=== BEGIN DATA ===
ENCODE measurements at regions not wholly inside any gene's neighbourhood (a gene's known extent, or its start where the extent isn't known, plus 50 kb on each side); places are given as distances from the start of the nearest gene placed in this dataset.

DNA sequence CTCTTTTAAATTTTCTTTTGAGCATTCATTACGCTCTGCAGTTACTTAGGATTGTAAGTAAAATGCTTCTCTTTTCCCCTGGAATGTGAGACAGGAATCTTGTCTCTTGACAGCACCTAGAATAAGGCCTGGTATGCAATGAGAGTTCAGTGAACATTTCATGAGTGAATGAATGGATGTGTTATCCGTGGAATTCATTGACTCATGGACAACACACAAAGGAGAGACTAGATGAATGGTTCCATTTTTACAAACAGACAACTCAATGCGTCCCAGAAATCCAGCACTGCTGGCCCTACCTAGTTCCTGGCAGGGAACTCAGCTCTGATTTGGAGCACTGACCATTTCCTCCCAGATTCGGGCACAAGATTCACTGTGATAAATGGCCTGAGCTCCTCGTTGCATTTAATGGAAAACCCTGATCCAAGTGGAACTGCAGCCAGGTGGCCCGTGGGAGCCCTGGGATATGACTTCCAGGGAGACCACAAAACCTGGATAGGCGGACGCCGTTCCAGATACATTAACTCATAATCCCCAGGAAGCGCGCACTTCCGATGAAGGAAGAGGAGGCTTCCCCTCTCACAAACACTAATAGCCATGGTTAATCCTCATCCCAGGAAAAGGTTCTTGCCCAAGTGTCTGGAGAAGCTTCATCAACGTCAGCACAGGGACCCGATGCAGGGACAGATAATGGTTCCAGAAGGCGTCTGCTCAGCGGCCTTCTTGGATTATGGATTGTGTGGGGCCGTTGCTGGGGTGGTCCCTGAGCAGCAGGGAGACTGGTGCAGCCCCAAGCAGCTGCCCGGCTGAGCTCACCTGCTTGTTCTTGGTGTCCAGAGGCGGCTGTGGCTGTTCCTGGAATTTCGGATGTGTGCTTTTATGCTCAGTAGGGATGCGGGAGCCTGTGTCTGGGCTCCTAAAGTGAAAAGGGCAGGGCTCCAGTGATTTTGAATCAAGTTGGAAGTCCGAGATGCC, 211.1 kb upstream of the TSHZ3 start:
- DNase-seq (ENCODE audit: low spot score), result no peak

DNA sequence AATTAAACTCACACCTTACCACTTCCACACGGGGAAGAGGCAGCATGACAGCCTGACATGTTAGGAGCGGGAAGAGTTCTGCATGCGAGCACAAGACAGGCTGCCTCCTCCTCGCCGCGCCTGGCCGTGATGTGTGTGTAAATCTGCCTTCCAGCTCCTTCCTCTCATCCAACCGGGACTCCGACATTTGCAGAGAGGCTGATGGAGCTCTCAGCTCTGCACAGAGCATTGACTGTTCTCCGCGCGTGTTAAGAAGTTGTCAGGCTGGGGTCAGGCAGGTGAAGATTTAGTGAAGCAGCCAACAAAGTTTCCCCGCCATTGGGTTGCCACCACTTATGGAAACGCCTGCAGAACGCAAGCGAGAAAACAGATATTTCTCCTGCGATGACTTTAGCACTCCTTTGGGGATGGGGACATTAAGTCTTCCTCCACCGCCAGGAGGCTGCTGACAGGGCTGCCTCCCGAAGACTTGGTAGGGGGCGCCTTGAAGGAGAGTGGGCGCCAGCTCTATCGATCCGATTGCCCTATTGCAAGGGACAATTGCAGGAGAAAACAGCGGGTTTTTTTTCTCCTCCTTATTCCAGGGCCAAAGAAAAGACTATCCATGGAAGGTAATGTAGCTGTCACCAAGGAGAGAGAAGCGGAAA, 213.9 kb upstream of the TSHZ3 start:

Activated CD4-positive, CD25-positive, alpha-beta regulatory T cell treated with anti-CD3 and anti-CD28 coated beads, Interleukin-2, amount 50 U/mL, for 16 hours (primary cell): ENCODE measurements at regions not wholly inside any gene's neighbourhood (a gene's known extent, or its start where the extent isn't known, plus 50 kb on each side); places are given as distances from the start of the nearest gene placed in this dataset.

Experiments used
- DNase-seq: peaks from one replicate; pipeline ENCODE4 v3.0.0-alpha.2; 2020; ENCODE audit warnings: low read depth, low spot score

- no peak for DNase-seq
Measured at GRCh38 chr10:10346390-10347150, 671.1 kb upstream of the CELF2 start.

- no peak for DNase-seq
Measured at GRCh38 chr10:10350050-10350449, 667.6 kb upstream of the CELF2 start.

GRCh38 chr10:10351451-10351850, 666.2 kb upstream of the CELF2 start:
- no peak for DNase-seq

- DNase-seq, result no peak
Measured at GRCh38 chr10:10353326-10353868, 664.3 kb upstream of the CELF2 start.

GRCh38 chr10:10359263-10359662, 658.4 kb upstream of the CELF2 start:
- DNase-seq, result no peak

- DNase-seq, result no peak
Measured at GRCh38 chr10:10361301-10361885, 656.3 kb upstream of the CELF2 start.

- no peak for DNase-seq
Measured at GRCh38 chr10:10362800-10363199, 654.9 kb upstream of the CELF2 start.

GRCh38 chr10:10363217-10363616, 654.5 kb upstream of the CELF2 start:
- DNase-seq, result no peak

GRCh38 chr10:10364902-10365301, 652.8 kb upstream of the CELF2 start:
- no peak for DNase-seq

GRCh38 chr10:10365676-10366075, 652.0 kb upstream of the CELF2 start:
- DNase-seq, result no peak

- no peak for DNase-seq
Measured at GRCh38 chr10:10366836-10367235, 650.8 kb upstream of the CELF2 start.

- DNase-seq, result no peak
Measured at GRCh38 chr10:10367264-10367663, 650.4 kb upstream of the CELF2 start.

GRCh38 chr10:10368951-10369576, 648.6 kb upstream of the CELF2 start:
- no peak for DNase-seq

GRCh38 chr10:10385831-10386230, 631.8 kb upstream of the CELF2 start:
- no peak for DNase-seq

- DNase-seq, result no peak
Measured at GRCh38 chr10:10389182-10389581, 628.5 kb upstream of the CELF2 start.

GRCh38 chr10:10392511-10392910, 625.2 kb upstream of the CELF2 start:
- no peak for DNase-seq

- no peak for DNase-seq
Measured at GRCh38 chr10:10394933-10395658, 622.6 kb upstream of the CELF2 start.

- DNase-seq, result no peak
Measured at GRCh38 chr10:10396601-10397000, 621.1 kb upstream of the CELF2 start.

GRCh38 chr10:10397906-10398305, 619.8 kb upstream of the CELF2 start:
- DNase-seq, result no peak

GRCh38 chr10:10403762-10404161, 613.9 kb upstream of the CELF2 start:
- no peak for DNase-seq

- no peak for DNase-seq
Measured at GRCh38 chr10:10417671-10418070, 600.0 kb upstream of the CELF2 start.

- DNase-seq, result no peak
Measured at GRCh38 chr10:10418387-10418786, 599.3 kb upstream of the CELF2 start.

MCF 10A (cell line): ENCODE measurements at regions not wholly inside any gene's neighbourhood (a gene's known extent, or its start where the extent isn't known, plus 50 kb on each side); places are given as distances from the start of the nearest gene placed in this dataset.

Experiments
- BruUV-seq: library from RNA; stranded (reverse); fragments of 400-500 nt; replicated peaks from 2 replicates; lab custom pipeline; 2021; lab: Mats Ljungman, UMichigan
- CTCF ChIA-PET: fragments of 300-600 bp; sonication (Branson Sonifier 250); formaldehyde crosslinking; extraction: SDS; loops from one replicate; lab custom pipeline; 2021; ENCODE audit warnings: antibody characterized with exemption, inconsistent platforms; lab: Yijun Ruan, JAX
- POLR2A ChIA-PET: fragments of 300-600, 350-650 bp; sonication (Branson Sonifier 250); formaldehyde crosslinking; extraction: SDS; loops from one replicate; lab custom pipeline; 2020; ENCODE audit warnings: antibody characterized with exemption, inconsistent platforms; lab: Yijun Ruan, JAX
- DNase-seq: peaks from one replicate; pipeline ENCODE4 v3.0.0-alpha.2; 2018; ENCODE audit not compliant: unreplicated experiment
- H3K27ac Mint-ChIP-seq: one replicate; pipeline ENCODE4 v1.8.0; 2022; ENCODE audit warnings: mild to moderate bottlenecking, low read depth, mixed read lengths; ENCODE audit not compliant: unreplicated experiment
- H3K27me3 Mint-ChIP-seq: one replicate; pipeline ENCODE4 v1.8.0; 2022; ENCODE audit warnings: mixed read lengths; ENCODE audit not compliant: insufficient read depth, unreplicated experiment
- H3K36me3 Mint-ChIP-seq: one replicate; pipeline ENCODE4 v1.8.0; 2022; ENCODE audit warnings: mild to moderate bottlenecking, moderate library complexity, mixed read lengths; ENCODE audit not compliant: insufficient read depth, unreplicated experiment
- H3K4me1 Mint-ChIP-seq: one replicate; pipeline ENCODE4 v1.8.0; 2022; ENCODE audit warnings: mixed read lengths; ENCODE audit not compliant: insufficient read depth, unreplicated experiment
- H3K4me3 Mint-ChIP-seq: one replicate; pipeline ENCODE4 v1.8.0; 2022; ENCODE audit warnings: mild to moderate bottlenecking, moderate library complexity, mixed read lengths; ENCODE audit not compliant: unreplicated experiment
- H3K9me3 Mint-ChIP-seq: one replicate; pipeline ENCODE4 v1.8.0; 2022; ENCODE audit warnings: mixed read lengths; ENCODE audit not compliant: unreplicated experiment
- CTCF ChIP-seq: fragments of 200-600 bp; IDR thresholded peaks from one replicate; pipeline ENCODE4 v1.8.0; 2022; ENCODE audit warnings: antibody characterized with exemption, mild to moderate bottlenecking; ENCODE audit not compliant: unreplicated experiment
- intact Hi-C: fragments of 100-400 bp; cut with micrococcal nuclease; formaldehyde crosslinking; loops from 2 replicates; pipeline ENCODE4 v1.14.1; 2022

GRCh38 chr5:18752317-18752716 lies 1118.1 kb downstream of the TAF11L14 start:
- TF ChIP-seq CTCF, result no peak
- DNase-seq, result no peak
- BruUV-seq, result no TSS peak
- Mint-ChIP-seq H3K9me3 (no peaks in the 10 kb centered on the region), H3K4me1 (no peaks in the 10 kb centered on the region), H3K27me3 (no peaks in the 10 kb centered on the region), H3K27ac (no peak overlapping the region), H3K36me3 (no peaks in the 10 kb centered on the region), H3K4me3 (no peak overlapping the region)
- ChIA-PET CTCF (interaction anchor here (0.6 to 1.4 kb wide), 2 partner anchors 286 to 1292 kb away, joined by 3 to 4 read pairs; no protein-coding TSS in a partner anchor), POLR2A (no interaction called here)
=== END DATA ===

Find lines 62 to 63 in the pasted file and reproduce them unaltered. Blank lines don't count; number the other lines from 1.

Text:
- H3K4me3 Mint-ChIP-seq: one replicate; pipeline ENCODE4 v1.8.0; 2022; ENCODE audit warnings: mild to moderate bottlenecking, moderate library complexity, mixed read lengths; ENCODE audit not compliant: unreplicated experiment
- H3K9me3 Mint-ChIP-seq: one replicate; pipeline ENCODE4 v1.8.0; 2022; ENCODE audit warnings: mixed read lengths; ENCODE audit not compliant: unreplicated experiment